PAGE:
We teamed up with the British and International Golf Greenkeepers Association (BIGGA) to ask six greenkeepers at golf courses all over the country what their tactic was for rake storage around the bunkers when it’s not in use.
Should you place the rake inside the bunker, outside it, half and half? To the front? Behind? Or stood upright?! Here’s what we found out, starting with Paul Larsen, host of 2019 Open venue, Royal St George’s…
Paul Larsen, course manager, Royal St George’s (Kent)
"We leave the rake in the middle of the bunker. We rake the bunkers so the ball will finish in the middle of the bunker. By leaving the rake there, it means if the ball does hit it, the player will not have been unfairly impeded. This takes away the chance of the ball settling up the face or, worse, right at the back of the bunker.
"However, for The Open we’ll have volunteer greenkeepers from all over the UK who follow each match and rake bunkers whenever the golfers go into them. They’re all members of BIGGA, the greenkeepers’ association, and they’re the reason you won’t see any rakes lying around during coverage of The Open."
Grant Peters, course manager, Parkstone (Dorset)
"At Parkstone we leave the head of the bunker rake inside the bunker with the handle resting on the lip. I feel that this saves time on maintenance as the operator doesn’t have to stop and move rakes while cutting around the bunker.
"From a playing perspective, it offers less chance of a ball becoming lodged in an impossible lie as the head is in the flat of the bunker, away from the lip. To compliment the rake placement, we also smooth rake the faces, which vastly reduces the chance of a plugged lie and encourages the ball to roll down into the flat of the bunker."
Dave Roberts, course manager, Saddleworth (Lancashire)
"We have our rakes stood up inside the bunker. The reason we do that is there are a lot of hidden bunkers on the course due to its topography and it gives a better indication to the golfers of just where these bunkers are.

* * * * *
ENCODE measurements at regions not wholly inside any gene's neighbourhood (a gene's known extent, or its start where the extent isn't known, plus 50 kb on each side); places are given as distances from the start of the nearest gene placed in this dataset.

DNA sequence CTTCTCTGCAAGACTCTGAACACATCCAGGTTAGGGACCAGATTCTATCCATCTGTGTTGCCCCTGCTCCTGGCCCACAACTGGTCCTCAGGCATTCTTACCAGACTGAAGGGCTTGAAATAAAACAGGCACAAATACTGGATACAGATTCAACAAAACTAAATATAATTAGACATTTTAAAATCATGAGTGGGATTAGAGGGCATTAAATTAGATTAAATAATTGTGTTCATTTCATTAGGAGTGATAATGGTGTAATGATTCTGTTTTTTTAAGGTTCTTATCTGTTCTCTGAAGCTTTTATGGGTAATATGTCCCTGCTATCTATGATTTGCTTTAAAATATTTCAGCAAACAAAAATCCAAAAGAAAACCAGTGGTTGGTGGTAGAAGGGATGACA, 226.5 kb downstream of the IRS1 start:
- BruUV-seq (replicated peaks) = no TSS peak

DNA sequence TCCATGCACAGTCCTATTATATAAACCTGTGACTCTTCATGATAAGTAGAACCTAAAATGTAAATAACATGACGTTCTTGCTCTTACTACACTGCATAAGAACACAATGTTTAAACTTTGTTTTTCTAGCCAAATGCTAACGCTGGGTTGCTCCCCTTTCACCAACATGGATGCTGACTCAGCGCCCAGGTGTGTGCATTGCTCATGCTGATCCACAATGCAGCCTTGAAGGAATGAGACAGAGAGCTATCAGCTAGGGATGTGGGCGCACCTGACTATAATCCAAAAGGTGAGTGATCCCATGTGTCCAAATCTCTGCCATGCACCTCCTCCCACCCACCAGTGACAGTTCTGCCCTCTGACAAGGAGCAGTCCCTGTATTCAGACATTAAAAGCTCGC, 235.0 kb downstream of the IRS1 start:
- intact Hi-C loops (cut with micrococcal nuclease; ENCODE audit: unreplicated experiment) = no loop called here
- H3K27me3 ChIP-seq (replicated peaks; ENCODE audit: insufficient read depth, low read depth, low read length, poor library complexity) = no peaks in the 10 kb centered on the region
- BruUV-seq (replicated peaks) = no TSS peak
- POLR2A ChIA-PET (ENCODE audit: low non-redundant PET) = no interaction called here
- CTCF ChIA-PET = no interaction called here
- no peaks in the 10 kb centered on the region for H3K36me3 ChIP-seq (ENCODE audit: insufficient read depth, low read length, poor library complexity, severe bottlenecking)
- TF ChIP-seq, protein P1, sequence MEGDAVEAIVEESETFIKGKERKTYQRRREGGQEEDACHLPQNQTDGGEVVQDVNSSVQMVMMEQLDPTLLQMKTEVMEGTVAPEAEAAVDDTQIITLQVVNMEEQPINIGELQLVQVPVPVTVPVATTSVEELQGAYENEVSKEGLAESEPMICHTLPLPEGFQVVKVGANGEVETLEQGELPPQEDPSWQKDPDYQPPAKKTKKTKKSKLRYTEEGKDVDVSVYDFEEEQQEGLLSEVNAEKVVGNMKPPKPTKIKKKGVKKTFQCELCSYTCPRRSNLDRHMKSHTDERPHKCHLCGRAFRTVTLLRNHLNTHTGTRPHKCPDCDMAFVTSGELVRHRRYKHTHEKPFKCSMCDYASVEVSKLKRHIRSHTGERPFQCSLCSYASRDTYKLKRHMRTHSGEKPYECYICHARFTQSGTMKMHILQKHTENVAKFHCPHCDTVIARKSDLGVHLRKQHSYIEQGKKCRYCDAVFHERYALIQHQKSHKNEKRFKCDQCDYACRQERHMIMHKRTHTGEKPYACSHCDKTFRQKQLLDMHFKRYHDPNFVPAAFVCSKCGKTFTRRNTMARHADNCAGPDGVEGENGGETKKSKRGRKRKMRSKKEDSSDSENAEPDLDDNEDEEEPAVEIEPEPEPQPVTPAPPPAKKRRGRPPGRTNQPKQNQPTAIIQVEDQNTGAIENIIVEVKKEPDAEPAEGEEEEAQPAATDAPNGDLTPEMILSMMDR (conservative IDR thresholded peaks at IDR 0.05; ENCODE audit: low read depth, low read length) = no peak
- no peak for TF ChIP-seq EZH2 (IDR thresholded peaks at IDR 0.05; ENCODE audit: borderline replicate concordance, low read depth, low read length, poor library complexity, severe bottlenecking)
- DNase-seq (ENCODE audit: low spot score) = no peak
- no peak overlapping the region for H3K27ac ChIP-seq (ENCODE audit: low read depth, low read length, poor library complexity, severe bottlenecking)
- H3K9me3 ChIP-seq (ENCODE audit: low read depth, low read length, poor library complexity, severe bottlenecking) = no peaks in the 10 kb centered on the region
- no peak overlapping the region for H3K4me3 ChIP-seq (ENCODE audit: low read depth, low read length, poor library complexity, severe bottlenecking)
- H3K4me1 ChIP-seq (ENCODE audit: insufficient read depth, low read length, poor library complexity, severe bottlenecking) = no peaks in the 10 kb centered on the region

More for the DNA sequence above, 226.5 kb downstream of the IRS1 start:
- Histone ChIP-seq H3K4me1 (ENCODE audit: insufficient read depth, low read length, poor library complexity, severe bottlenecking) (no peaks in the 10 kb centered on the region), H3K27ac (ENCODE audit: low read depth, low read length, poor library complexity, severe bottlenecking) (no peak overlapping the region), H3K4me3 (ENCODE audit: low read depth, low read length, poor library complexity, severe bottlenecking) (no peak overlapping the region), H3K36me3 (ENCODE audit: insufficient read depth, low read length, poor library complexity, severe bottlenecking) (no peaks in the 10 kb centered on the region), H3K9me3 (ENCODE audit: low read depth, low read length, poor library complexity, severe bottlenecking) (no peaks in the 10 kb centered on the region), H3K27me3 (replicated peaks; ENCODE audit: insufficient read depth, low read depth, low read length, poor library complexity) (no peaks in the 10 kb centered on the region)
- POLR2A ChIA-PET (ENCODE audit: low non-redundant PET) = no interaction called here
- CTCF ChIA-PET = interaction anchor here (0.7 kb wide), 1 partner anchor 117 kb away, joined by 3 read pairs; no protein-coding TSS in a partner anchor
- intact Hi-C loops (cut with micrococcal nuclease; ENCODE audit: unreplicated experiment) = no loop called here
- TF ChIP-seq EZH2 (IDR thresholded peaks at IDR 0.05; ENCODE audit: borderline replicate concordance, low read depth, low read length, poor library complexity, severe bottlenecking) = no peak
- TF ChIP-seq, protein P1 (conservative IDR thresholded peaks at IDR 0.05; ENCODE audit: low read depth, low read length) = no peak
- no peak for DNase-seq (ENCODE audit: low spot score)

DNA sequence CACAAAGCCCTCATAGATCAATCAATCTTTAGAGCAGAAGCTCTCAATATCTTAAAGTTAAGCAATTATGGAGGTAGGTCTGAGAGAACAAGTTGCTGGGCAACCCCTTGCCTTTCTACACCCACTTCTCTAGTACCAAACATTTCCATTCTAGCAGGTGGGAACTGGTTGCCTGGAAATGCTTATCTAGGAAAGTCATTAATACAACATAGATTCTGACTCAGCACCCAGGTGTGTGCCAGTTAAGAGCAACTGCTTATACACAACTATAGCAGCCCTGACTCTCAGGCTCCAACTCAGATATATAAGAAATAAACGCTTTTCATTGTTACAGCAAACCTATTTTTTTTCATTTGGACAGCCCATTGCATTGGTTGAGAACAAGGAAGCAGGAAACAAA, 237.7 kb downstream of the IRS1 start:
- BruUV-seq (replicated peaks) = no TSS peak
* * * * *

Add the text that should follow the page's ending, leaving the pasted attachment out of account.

"It also takes away the age-old question and debate about whether you should leave bunker rakes in or out of the bunkers as there is always a marked point for them to be returned to.
"We also believe that having them inside the bunkers helps with course maintenance efficiency as we are not always having to get off the mowers to move them."
Keith Burgon, course manager, Eyemouth (Berwickshire, Scotland)
"We leave the bunker rake in the middle of the bunker, pointing towards the green. That way, there’s less chance of it getting hit by a ball. That’s the same in fairway and greenside bunkers.
"The reason we do this is because when the rake is in the middle of the bunker, it won’t stop the ball landing in the side of the bunker and getting wedged. It’s important for the ball to roll into the centre of the bunker as that gives the golfer a fairer challenge."
Rob Hay, course manager, Northamptonshire County (Northamptonshire)
"Over the years our members have requested a variety of different options, including rakes on stands so the handle is off the ground or the rake standing vertically in a tube, so a ball doesn’t come to rest against it. At the moment, we have the rake in the bunker with the handle sitting on the edge of the walk-in.
"That said, when we host England Golf of R&A events, they ask for the rakes to be placed outside the bunkers on the side away from play.
"All the above is great in practice, but the reality of it is that once the first few groups of golfers have played through the hole, the bunker rakes can literally be left anywhere. Inside, outside, anywhere!"
According to the course managers we spoke to, the ideal location to leave your rake is inside the bunker, as close to the centre as possible, with the rake pointing in a direct line towards the hole.
From a greenkeeper's point of view, leaving the rake inside the bunker helps them speed up maintenance around the edge of the hazard.
The important thing to do, though, is make sure you rake the bunker.
For more information about the work of the British and International Golf Greenkeepers Association, please visit www.bigga.org.uk.